The University of Tampere is participating in an international project in which a microsimulation model is being drafted for the evaluation of the price effects of taxation and the transfer of income in developing countries.
'The model helps in the planning of the overall picture. It shows the biggest loopholes in the security networks, offers possible fixes and suggests various kinds of transfers of income,' says Jukka Pirttila, professor of economics at the University of Tampere, School of Management.
Pirttila studies the public economies of developing countries in a shared project by the University of Tampere and UNU-WIDER (World Institute for Development Economics Research). He coordinates the compilation of the SOUTHMOD microsimulation model in the international project carried out with the University of Essex (UK) and SASPRI institute (South Africa).
The first countries to apply the new microsimulation model include Ethiopia, Ghana, Mozambique, Tanzania, and Zambia in Africa, as well as Ecuador in South America and Vietnam in Asia. The countries have free access to the model.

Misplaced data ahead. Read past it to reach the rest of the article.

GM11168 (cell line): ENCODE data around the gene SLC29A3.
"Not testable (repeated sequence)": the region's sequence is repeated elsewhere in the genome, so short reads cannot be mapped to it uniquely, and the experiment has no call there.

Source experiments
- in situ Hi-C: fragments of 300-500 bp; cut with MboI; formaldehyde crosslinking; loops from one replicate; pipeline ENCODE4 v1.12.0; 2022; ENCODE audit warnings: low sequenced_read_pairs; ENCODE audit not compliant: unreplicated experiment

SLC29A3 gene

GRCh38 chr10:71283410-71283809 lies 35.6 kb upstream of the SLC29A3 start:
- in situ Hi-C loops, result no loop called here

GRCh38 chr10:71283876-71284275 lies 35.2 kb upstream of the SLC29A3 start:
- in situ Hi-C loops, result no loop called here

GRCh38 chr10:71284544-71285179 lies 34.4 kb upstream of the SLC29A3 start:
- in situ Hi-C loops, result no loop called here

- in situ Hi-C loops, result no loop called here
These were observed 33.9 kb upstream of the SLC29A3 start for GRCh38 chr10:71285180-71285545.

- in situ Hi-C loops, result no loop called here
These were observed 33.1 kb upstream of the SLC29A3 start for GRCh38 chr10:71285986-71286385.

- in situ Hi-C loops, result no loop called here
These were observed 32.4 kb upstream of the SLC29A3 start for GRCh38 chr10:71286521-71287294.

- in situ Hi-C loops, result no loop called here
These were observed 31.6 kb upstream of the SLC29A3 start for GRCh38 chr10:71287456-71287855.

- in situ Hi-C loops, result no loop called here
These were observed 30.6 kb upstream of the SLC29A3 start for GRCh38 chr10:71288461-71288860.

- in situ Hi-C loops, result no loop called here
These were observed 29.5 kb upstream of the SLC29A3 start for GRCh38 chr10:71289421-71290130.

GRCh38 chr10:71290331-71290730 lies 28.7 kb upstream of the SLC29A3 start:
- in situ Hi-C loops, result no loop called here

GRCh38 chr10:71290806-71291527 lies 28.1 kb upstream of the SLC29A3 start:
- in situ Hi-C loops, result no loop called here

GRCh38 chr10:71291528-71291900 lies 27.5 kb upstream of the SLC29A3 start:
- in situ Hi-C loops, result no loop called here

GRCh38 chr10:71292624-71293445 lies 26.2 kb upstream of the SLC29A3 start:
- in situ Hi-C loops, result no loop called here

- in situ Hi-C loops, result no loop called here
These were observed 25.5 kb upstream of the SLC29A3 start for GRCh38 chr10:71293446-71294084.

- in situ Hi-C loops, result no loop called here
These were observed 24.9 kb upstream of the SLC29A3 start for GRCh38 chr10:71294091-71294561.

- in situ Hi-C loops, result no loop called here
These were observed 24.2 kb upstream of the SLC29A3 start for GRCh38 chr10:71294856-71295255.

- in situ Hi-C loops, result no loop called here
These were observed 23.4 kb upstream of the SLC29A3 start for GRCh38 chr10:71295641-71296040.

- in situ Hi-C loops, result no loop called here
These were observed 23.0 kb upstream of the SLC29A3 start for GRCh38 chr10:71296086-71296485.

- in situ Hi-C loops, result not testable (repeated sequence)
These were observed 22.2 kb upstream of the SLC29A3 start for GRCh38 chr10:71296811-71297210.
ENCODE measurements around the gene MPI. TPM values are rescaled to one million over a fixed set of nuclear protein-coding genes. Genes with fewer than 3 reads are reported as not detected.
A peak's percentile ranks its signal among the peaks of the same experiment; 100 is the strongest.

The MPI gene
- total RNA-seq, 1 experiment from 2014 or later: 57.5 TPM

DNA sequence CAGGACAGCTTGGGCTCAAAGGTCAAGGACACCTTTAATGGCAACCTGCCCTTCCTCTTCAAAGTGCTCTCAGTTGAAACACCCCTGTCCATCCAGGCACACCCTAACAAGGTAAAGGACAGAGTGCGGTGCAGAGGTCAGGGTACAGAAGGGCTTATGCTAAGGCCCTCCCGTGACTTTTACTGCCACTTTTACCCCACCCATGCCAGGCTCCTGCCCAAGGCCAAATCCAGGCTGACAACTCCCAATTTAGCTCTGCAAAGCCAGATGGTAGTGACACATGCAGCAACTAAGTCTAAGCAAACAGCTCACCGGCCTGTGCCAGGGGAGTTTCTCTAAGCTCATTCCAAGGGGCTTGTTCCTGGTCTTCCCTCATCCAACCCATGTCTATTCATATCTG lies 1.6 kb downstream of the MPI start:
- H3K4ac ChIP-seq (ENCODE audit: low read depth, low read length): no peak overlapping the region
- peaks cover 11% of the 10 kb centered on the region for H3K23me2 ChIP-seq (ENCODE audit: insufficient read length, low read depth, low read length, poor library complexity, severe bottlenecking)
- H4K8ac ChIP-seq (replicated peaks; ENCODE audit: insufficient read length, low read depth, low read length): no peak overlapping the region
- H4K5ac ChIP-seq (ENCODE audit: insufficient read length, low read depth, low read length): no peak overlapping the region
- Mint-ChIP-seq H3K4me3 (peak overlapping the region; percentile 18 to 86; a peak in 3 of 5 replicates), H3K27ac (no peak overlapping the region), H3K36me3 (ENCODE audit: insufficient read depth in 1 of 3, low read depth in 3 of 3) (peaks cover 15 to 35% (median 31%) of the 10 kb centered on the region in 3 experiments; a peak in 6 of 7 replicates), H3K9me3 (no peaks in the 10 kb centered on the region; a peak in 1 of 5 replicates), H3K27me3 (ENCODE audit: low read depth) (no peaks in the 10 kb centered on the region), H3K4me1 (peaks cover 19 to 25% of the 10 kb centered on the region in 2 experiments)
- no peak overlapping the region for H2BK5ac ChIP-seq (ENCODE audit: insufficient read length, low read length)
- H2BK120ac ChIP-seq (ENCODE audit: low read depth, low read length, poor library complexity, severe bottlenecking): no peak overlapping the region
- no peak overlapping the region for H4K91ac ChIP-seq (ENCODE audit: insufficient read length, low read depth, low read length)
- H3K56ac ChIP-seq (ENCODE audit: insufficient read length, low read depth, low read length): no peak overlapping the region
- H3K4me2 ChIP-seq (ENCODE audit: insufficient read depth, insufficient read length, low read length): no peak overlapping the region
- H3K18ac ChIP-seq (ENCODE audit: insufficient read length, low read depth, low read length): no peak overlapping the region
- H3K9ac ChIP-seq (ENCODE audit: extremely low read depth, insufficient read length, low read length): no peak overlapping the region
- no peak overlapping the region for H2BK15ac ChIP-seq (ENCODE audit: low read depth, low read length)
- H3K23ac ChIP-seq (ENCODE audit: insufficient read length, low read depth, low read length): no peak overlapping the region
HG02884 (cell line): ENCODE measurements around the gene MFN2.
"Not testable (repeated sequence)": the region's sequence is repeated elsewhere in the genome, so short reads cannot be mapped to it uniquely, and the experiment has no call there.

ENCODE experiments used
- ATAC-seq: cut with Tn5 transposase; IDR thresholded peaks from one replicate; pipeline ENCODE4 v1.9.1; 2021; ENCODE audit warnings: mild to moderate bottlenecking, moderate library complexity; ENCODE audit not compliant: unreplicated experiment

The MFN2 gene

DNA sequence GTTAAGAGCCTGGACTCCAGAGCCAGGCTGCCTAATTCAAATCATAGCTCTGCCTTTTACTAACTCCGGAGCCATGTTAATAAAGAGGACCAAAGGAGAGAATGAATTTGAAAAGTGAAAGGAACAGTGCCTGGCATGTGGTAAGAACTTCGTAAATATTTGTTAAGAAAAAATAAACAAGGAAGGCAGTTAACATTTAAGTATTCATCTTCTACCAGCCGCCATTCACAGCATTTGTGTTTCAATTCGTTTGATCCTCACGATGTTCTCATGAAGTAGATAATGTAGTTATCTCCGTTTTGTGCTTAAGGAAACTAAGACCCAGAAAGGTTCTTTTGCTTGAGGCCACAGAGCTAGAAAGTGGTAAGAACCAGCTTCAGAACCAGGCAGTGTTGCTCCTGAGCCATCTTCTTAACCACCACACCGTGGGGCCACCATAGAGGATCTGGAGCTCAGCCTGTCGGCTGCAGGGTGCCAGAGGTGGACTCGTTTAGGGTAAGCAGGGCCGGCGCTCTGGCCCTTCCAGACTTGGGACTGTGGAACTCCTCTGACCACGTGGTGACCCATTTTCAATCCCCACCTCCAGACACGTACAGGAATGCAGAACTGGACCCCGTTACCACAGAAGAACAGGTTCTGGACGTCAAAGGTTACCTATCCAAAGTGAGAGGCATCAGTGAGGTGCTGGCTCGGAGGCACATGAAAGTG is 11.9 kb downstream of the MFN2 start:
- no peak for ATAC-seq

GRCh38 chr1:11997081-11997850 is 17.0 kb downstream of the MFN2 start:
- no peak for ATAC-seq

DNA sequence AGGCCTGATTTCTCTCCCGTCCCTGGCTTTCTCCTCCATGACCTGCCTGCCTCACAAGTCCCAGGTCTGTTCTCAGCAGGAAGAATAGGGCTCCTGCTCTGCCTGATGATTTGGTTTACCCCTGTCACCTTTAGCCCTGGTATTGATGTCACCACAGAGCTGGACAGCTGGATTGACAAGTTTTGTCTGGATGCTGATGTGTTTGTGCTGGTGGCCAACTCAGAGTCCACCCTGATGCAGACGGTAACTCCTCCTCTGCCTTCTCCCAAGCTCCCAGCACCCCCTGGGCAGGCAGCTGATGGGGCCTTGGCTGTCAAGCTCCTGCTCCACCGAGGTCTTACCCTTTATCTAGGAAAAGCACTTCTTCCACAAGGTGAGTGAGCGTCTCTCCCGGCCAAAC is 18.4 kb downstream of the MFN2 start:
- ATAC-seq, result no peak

'Researchers from the participating countries have also participated in the creation of the models. The idea is for them to teach their countrymen to use these services as part of the contract. We are now in the stage where the first training events are to be organised this spring,' Pirttila says.
The model helps calculate the effects of changes
The governments of developed countries, like Finland, use a simulation model for calculating the effects of reforms in taxation policies and the transfer of income. The Finnish system is called Sisu.
'Simulation refers to the fact that the system can be used to change the taxation or employment benefit systems, for example, and to see who will benefit from the change, and what the costs are. It is a basic tool used in all OECD countries,' says Pirttila.
The SOUTHMOD project first created one shared simulation model, to which country-specific information was coded at a later time.
Many developing countries are only now designing social security systems for helping the poorest of their people.
Many of the helping countries allocate their development aid to countries with a lower income level which aim for a higher income level.
'When the income level of a country rises, the development aid must be replaced with a separate tax, and for that phase, this model is perfect,' Pirttila says.